In December, we reported on the Delaware Court of Chancery’s continued validation of board-adopted forum-selection bylaws in City of Providence v. First Citizens BancShares, Inc., 99 A.3d 229, 234 (Del. Ch. 2014), and the proposed amendment to the Delaware General Corporation Law (DGCL) that would eliminate the ability of Delaware stock corporations to impose liability for attorneys’ fees on shareholders through bylaw and charter provisions—a response to the Delaware Supreme Court’s decision in ATP Tour, Inc. v. Deutscher Tennis Bund, 91 A.3d 554, 555 (Del. 2014).

With a new legislative proposal from the Delaware Corporation Law Council this month, legislative action may be on the horizon.  This new proposal would not only prohibit stock corporations from imposing liability on shareholders through fee-shifting but also from designating a forum other than Delaware as the exclusive forum for resolving intracorporate disputes.

When the legislature passed a resolution delaying debate on the proposed amendment to the DGCL last June, it called upon the Delaware State Bar Association, its Corporation Law Section, and the Council of that Section “to continue its ongoing examination of the State’s business entity laws” and “submit to the 148th General Assembly for consideration any legislative proposals deemed meritorious in continuing and promoting the adoption and use of the State’s business entity laws by corporations and their investors.”  S.J. Res. 12, 147th Gen. Assemb., Reg. Sess. (Del. 2014).  On March 6, 2015, the Council issued a second proposed amendment and explanatory paper advocating the proposal and addressing some of the issues raised by critics during the debate over the proposal’s previous incarnation.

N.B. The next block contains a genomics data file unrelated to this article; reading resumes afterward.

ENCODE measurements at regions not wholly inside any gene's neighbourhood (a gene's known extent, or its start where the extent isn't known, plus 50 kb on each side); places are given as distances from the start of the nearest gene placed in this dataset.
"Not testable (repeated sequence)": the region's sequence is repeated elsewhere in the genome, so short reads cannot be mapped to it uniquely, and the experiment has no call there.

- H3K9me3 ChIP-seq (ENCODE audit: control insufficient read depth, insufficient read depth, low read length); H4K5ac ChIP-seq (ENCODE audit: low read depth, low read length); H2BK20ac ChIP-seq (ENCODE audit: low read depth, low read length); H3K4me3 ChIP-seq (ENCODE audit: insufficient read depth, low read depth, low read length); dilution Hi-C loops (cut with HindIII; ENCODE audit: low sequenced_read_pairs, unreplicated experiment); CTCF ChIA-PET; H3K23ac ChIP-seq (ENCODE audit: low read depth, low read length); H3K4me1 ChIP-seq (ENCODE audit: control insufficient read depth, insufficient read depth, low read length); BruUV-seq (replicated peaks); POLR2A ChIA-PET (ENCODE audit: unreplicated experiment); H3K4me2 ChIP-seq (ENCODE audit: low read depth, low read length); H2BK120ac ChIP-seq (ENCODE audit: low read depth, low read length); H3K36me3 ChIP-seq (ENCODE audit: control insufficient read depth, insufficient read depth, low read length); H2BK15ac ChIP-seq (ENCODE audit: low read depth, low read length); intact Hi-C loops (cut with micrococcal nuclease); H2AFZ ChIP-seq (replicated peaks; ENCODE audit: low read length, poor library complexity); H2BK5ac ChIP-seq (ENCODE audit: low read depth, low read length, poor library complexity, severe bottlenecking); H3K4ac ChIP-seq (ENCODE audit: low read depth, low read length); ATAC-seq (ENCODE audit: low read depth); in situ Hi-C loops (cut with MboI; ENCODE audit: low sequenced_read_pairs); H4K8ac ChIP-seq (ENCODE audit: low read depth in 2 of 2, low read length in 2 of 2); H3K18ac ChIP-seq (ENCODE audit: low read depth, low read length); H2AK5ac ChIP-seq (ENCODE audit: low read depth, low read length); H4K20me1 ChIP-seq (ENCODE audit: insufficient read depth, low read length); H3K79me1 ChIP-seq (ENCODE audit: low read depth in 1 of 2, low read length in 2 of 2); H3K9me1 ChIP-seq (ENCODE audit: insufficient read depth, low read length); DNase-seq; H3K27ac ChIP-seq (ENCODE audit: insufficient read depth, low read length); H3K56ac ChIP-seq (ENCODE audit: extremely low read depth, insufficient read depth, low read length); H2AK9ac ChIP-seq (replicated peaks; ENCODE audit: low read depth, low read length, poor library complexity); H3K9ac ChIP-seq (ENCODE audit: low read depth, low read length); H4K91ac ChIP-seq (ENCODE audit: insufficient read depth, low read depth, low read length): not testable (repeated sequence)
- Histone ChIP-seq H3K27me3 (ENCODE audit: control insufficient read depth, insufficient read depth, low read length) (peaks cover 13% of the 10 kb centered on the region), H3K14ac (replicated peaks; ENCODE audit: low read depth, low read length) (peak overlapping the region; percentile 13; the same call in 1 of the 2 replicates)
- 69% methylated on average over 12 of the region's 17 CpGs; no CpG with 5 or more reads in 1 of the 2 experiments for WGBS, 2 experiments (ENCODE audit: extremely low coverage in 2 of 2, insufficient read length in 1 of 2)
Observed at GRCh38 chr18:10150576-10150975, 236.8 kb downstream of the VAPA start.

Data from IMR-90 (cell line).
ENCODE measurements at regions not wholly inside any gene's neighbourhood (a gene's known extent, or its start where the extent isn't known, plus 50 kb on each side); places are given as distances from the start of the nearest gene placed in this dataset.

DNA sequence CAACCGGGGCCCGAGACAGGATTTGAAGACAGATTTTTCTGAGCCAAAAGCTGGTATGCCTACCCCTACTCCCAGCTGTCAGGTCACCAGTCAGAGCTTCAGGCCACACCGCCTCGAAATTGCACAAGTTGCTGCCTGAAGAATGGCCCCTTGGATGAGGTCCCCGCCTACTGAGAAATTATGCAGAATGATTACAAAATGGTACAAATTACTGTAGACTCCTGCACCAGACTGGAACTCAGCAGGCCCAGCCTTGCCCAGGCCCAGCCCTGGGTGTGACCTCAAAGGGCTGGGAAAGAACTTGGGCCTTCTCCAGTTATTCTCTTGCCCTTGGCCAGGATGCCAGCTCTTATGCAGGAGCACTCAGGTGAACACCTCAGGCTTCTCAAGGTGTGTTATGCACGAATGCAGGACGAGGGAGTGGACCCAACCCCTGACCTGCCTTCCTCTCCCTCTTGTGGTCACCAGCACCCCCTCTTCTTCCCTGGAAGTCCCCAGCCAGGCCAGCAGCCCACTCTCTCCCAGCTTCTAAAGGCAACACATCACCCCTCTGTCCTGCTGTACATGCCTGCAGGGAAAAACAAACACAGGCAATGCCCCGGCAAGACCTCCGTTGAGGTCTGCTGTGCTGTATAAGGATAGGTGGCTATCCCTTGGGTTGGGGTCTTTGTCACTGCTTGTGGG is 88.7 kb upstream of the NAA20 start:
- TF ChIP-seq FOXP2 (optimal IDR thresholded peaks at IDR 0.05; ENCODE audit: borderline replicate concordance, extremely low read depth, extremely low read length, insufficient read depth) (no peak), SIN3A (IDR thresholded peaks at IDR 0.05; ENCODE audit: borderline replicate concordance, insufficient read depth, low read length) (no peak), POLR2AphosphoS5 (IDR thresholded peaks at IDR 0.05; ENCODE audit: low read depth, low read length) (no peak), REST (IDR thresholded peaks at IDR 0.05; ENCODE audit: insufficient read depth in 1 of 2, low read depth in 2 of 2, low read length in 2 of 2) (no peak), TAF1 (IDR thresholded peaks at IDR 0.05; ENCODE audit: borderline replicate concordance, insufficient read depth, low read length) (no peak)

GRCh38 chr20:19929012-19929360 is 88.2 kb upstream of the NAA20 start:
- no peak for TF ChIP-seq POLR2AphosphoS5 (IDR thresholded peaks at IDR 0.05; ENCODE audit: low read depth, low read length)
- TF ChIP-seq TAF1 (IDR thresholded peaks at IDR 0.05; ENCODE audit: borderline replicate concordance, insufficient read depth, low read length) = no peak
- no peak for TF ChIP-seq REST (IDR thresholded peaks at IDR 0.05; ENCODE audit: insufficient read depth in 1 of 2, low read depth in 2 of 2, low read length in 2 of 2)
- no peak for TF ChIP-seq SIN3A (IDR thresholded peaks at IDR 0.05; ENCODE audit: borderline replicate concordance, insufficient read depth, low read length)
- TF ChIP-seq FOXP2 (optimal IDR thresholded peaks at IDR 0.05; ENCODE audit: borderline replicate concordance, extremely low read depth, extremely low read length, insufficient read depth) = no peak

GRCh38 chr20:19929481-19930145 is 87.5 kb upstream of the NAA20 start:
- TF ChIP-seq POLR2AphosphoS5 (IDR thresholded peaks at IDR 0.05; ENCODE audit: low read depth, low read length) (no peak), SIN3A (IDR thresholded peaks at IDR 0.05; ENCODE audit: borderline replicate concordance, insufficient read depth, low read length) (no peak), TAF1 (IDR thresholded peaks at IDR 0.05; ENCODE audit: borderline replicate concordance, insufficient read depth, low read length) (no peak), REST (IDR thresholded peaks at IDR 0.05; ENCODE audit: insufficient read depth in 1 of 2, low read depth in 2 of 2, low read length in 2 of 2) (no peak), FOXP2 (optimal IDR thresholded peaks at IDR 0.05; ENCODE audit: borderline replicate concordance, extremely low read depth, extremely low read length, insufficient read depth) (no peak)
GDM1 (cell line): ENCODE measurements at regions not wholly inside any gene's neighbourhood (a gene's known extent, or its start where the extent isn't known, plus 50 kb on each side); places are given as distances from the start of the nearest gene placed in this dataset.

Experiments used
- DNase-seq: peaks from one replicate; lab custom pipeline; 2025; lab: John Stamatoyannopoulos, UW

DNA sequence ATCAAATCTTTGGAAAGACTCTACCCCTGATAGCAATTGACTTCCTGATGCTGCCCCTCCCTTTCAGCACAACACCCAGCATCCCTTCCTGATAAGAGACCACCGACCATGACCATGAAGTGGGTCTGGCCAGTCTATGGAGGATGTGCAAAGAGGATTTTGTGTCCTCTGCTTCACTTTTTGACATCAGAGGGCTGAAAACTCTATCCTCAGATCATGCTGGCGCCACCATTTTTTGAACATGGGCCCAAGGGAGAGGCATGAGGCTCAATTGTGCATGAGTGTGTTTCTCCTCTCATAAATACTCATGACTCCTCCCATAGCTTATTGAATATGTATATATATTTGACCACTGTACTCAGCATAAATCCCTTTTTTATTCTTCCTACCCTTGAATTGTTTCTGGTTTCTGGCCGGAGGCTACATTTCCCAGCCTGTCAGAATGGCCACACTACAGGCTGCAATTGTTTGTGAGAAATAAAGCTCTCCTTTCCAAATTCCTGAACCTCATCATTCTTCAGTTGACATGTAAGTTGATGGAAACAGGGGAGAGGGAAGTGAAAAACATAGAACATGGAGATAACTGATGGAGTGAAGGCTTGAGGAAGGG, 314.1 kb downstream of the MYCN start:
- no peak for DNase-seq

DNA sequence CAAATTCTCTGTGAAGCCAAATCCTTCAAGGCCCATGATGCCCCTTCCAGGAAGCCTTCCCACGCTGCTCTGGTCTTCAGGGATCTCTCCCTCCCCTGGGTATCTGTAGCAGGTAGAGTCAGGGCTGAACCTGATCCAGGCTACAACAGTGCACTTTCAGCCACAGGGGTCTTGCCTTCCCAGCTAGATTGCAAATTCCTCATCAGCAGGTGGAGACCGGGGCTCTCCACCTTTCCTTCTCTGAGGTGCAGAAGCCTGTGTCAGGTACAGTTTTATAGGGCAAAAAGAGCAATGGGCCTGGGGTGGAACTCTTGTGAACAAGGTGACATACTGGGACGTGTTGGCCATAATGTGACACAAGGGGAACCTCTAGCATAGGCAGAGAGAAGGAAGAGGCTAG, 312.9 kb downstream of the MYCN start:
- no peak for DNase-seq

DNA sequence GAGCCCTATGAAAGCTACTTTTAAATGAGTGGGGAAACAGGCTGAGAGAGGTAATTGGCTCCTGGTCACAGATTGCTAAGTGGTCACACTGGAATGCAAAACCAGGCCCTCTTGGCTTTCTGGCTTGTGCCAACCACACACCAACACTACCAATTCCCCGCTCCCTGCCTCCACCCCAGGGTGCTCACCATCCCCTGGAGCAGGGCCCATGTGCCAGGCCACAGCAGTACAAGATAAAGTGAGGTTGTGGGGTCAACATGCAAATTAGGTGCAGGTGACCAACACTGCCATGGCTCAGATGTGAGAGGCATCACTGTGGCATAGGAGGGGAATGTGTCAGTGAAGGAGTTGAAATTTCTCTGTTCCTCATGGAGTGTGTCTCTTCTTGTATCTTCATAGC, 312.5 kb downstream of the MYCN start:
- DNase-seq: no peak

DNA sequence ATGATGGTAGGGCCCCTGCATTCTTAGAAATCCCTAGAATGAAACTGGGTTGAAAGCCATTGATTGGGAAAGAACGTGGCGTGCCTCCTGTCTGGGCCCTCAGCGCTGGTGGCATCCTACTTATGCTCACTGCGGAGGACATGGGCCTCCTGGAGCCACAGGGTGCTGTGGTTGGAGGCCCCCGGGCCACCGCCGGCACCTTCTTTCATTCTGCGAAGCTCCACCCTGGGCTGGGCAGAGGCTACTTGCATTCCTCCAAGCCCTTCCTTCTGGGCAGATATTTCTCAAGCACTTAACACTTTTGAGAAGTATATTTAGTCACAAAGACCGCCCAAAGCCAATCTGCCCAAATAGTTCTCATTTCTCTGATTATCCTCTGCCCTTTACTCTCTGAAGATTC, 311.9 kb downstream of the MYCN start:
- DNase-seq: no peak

Like the Council’s previous proposal, the new proposal would ban stock corporations from imposing liability on shareholders through fee-shifting provisions in bylaws or charters.  The proposal also introduces new provisions, notably a statutory endorsement of bylaw or charter provisions that designate Delaware as the exclusive forum for intracorporate claims and a prohibition of bylaws or charter provisions that designate a forum other than Delaware as the exclusive form for such claims.  As with the previous proposal, this proposal would not prevent membership corporations like ATP from enacting fee-shifting bylaws.  Fee-Shifting FAQs.

In the explanatory paper accompanying the proposal, the Council grounds its renewed support for a fee-shifting ban on the need to maintain the balance among the interests of directors, officers, and shareholders that has evolved through more than a century of shareholder litigation before Delaware courts.  Central to the Council’s justification for the proposal is the position that fee-shifting bylaws or charter provisions would virtually eliminate shareholder litigation.  Thus, the Council emphasizes that corporations can enact bylaws and charter provisions that deter abusive litigation only to the extent that shareholders can challenge them through litigation.  The Council observes that tools such as poison pills, advance-notice bylaws, and fiduciary outs in merger agreements all developed through the DGCL’s broad enabling structure and have been “regulated by common law developed through stockholder litigation.”  Explanation of Council Legislative Proposal.